If someone dies without a Will, what happens?

UPDATED: Dec 7, 2011

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If someone dies without a Will, what happens?

There is a wife with no marriage license and a child. In GA.

Asked on December 7, 2011 under Estate Planning, Georgia


M.D., Member, California and New York Bar / FreeAdvice Contributing Attorney

Answered 11 years ago | Contributor

First off, if there is no marriage license then there may be no marriage. As a general rule, GA does not recognize common law marriage. That is unless it was created prior to 1997 or occurred in another state.

When someone dies without a Will they are said to have died "intestate". This means that the laws of the state in which the deceased dies will control. Typically, that is 1/2-1/3 to the surviving spouse, if any, with the remaining 1/2-2/3 to the children of the deceased to share equally. If there is no surviving spouse, then the children (or in this case the child if they have no other siblings or half-siblings) will inherit the entire estate.

Since the rules of inheritance vary from state-to-state, you should consult with a probate law attorney in your state. They will also be able to advise of the validity of the marriage under specific state statute.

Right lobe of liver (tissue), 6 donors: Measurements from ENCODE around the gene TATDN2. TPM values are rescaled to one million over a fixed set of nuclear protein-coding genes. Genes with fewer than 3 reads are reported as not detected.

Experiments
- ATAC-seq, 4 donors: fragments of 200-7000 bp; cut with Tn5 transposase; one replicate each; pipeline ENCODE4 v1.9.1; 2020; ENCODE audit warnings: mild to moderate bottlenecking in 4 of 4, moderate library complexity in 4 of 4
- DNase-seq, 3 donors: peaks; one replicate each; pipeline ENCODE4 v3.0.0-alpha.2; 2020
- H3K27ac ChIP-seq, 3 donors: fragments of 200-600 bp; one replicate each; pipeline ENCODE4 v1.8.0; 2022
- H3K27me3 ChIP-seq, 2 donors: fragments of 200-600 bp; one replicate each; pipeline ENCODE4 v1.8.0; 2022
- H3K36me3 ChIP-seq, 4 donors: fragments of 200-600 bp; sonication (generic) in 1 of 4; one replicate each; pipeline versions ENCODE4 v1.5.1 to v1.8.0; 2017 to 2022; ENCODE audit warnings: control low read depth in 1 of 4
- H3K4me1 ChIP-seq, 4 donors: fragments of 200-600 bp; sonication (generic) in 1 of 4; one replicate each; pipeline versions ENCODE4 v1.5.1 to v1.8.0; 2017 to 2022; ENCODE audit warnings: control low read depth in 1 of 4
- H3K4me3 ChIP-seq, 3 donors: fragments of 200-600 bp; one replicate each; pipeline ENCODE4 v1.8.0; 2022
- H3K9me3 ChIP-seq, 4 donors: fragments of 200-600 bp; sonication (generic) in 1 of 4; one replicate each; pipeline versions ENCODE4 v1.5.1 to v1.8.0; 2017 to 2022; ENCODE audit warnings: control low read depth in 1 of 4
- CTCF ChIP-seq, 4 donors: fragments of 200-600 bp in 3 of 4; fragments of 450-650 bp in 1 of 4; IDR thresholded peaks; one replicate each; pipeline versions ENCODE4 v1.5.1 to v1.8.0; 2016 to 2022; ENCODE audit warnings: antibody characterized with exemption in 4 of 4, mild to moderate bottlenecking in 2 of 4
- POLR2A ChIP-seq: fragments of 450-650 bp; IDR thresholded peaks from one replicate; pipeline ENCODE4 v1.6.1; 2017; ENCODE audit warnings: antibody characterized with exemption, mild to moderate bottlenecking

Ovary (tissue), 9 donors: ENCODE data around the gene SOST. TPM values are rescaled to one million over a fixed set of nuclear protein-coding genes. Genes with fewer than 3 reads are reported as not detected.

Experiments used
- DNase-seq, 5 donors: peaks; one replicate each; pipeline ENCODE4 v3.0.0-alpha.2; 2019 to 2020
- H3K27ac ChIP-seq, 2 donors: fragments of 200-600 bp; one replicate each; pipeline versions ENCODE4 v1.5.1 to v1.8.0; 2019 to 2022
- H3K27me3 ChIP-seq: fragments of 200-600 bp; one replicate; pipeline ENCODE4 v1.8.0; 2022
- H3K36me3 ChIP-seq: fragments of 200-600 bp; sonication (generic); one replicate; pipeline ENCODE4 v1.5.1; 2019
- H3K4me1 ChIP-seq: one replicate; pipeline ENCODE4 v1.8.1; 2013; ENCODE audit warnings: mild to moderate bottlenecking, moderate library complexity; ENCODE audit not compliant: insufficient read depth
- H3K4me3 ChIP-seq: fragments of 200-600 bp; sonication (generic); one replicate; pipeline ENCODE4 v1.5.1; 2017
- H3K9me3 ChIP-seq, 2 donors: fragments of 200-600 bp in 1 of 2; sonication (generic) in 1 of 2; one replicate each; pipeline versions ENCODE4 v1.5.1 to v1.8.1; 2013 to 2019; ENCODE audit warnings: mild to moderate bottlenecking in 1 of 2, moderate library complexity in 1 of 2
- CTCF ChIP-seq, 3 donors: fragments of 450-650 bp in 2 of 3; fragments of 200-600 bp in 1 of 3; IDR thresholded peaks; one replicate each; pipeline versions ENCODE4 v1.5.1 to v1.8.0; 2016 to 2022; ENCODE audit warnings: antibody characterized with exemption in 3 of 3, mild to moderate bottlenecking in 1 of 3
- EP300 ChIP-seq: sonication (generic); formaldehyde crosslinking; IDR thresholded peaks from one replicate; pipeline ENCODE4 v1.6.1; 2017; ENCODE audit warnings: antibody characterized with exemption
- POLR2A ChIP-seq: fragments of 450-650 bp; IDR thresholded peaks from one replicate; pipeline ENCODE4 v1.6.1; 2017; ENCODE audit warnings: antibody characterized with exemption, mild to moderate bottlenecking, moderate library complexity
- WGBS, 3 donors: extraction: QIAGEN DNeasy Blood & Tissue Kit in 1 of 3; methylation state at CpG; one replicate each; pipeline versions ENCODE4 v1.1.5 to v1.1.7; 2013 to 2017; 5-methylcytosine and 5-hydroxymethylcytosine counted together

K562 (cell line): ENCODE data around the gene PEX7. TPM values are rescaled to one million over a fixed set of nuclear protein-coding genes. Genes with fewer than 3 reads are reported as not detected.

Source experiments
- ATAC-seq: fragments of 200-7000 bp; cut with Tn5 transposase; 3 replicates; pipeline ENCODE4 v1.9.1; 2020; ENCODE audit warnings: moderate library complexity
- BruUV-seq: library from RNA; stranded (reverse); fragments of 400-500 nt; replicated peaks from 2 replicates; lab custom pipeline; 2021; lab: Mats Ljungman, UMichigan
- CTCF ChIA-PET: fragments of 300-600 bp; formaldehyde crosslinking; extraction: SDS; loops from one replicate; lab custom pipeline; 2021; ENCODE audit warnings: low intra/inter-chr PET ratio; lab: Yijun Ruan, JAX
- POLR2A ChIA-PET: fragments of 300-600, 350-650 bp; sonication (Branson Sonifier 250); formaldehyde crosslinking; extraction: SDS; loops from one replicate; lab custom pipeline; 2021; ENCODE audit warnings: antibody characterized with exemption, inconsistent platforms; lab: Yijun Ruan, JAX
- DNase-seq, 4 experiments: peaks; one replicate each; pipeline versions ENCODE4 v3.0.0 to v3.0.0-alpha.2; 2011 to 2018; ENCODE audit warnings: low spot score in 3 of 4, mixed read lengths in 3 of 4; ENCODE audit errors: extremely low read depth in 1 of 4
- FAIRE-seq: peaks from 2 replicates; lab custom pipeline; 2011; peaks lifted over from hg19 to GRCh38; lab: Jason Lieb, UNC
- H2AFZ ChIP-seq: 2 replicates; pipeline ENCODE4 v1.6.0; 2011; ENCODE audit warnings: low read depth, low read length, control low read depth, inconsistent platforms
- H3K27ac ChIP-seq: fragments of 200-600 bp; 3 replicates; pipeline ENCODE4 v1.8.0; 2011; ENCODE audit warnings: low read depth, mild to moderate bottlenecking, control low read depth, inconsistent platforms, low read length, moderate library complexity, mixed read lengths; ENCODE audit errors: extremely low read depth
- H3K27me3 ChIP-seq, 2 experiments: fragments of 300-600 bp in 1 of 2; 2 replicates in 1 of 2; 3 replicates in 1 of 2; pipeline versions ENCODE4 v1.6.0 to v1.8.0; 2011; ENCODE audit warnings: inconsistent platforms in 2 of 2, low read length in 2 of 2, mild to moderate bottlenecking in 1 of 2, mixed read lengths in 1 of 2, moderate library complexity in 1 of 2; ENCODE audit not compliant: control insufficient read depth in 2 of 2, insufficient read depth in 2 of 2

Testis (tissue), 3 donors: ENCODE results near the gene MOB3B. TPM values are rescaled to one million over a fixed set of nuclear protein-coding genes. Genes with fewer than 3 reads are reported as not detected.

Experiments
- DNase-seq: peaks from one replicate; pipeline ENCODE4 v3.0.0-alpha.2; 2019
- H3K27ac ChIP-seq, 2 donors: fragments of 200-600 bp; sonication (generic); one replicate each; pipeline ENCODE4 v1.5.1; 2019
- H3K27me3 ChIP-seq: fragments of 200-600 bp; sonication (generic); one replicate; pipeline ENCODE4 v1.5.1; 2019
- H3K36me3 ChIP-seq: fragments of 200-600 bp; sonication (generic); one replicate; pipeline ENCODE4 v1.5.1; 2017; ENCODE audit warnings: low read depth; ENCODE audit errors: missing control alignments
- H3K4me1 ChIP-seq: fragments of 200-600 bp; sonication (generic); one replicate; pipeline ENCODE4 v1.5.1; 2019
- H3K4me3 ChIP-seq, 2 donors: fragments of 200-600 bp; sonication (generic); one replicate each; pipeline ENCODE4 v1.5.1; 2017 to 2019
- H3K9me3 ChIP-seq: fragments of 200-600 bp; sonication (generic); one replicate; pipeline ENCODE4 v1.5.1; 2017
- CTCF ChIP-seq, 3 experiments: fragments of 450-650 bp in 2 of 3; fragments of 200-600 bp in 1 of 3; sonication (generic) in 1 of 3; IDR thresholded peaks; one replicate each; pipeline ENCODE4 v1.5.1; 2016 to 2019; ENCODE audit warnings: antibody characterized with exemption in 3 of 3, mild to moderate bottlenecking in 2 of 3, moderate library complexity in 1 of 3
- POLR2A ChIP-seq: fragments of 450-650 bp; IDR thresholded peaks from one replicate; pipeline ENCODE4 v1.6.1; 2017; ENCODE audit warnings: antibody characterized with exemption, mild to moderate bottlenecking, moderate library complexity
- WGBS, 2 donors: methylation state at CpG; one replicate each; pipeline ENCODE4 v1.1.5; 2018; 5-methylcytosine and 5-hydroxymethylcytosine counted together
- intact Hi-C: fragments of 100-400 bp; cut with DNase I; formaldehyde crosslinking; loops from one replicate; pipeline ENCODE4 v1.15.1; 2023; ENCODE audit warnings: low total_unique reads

IMPORTANT NOTICE: The Answer(s) provided above are for general information only. The attorney providing the answer was not serving as the attorney for the person submitting the question or in any attorney-client relationship with such person. Laws may vary from state to state, and sometimes change. Tiny variations in the facts, or a fact not set forth in a question, often can change a legal outcome or an attorney's conclusion. Although AttorneyPages.com has verified the attorney was admitted to practice law in at least one jurisdiction, he or she may not be authorized to practice law in the jurisdiction referred to in the question, nor is he or she necessarily experienced in the area of the law involved. Unlike the information in the Answer(s) above, upon which you should NOT rely, for personal advice you can rely upon we suggest you retain an attorney to represent you.

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